Attorney General Leevin Taitano Camacho has joined 30 attorneys general in urging the Federal Communications Commission (FCC) to fund internet connectivity and internet-enabled devices to K-12 students who are learning online at home or other locations as a result of the COVID-19 pandemic.
“We have transformed our kitchens, garages, bedrooms, cars, and other parts of our homes into classrooms for our children,” said Attorney General Camacho. “Our teachers and school officials have done an amazing job adapting during these times, but more resources are needed to address the online learning gap.”
This month, the FCC asked for comment on petitions urging the commission to temporarily waive some restrictions on its E-Rate program to allow schools to extend their broadband internet networks to students’ homes and to allow E-Rate funds to support Wi-Fi hotspots or other broadband connections for students who lack adequate internet connectivity to participate in remote schooling.
In their comment letter to the FCC, the attorneys general urged the commission to
promptly take action to unlock the doors of the virtual classroom. The attorneys general also state in their letter that, given the special circumstances of the COVID-19 pandemic, the FCC is authorized to amend or waive E-Rate program rules to provide broadband connectivity for remote schooling.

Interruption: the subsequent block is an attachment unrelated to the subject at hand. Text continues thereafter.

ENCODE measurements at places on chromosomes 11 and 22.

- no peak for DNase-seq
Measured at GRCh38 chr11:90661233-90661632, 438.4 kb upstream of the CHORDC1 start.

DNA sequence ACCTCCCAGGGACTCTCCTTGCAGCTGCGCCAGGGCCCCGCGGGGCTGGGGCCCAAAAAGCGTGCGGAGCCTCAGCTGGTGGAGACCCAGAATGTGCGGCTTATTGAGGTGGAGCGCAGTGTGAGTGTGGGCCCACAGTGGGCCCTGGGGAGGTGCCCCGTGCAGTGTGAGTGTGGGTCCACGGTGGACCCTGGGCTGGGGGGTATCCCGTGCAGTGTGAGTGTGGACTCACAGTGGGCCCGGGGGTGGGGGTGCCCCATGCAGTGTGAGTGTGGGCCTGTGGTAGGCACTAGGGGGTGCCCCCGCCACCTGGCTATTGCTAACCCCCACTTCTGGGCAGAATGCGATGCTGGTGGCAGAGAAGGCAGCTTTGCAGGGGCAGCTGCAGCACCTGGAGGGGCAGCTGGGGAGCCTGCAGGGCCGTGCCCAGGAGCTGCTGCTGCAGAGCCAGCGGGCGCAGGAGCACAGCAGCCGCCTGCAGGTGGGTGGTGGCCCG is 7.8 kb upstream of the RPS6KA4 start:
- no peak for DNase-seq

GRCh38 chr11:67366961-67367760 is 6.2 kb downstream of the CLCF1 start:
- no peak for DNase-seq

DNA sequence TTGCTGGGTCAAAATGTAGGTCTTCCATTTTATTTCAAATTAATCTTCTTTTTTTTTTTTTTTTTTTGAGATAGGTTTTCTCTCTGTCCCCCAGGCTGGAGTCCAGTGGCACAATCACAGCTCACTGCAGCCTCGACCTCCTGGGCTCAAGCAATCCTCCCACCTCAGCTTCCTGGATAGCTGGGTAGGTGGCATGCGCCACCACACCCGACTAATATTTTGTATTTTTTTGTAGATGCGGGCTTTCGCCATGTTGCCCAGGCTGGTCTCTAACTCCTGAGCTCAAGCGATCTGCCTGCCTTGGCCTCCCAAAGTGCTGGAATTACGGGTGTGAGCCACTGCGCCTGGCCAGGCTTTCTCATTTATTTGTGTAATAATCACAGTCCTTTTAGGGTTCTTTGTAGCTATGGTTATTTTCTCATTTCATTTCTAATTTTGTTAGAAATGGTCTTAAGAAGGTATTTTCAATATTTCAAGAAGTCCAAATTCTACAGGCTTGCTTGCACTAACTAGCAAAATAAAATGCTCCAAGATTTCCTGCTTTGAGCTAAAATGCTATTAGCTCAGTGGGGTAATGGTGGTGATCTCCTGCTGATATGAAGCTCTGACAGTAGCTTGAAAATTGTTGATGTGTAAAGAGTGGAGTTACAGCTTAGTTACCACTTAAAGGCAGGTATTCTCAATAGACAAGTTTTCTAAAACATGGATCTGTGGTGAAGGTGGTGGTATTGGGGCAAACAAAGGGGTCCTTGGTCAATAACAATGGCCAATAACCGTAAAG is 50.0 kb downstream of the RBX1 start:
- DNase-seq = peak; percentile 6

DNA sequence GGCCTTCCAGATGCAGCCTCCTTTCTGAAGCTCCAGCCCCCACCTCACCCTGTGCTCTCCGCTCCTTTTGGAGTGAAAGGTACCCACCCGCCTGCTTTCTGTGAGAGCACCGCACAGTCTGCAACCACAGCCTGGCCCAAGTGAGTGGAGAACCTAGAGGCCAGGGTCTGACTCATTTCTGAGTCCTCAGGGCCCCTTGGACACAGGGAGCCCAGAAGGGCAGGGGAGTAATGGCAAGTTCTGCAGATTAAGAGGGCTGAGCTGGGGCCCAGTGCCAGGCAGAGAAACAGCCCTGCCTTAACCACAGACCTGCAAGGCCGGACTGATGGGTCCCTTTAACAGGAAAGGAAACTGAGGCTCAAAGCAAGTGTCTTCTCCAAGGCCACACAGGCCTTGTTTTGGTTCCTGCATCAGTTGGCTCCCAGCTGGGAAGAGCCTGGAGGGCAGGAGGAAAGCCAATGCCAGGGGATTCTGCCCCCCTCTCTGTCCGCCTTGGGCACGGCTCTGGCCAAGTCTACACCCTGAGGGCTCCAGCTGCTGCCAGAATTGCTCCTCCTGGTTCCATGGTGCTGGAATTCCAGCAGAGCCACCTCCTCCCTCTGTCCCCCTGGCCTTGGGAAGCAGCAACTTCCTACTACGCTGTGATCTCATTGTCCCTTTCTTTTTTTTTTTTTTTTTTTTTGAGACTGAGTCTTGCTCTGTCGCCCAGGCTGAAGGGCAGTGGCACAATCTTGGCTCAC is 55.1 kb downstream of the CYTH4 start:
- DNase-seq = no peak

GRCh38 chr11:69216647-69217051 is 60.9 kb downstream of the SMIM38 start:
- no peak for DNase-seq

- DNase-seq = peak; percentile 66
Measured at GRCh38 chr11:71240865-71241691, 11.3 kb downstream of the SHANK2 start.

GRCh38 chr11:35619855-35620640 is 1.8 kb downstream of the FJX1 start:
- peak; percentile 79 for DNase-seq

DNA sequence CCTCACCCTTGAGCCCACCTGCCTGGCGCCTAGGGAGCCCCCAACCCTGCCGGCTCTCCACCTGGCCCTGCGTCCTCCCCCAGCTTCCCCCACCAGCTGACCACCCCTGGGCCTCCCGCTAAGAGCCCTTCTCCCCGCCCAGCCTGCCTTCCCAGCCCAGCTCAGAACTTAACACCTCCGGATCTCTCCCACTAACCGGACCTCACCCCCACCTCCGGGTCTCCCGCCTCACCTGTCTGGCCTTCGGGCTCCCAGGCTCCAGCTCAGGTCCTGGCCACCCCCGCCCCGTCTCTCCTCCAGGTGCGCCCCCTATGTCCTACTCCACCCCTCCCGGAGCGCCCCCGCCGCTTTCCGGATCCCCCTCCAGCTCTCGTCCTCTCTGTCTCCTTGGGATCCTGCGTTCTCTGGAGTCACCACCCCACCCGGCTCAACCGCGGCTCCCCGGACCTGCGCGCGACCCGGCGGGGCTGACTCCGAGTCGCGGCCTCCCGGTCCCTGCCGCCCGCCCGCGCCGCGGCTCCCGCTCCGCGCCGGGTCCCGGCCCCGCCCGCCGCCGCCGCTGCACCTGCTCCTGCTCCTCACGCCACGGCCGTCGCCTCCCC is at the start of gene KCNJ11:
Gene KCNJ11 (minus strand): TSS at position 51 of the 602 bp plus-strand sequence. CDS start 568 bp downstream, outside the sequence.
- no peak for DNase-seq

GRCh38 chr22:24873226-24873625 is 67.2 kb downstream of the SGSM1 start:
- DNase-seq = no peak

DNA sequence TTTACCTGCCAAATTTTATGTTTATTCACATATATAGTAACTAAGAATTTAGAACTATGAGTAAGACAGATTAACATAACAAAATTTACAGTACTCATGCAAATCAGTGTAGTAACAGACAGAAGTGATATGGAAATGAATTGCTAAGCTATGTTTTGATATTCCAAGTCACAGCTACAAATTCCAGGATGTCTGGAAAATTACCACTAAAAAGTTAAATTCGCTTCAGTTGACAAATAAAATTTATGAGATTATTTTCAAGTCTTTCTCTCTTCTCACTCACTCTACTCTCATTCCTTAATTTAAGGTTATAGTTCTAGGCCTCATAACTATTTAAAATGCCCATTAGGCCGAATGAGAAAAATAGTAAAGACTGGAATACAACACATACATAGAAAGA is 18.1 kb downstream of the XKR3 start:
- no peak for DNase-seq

There are currently 28,000 enrolled students attending the Guam Department of Education. Of that, approximately 19,817 students are enrolled in home learning curriculum.
E-Rate funds could potentially benefit 10,745 students currently enrolled for the online
model of learning and the 9,072 students enrolled for hardcopy packet curriculum.
Nonetheless, GDOE has found ways to give students the internet connectivity they need. They have set up 13 designated Community Learning Centers where public, private, and charter school students can go and use the internet to conduct their studies.
A change in the FCC rules could expand the use of E-Rate funds to support home connectivity to students in Guam and around the country.
“We join Attorney General Leevin Camacho in encouraging the use of the E-Rate program to broaden student access to the internet and online learning at home,” says Jon Fernandez, Superintendent of Education. “This change in policy will be pivotal in providing more support to our students during this pandemic. It will also signal our expectation that all children should have equitable access to the Internet, regardless of their income and background and regardless of where they live.”
Colorado Attorney General Phil Weiser and Nebraska Attorney General Doug Peterson are leading this effort, and are joined by the attorneys general from Alaska, Connecticut, Delaware, the District of Columbia, Hawaii, Idaho, Illinois, Iowa, Maine, Maryland, Massachusetts, Michigan, Minnesota, Nevada, New Hampshire, New Jersey, New Mexico, New York, North Carolina, Oregon, Pennsylvania, Rhode Island, Utah, Vermont, Virginia, Washington, and Wisconsin.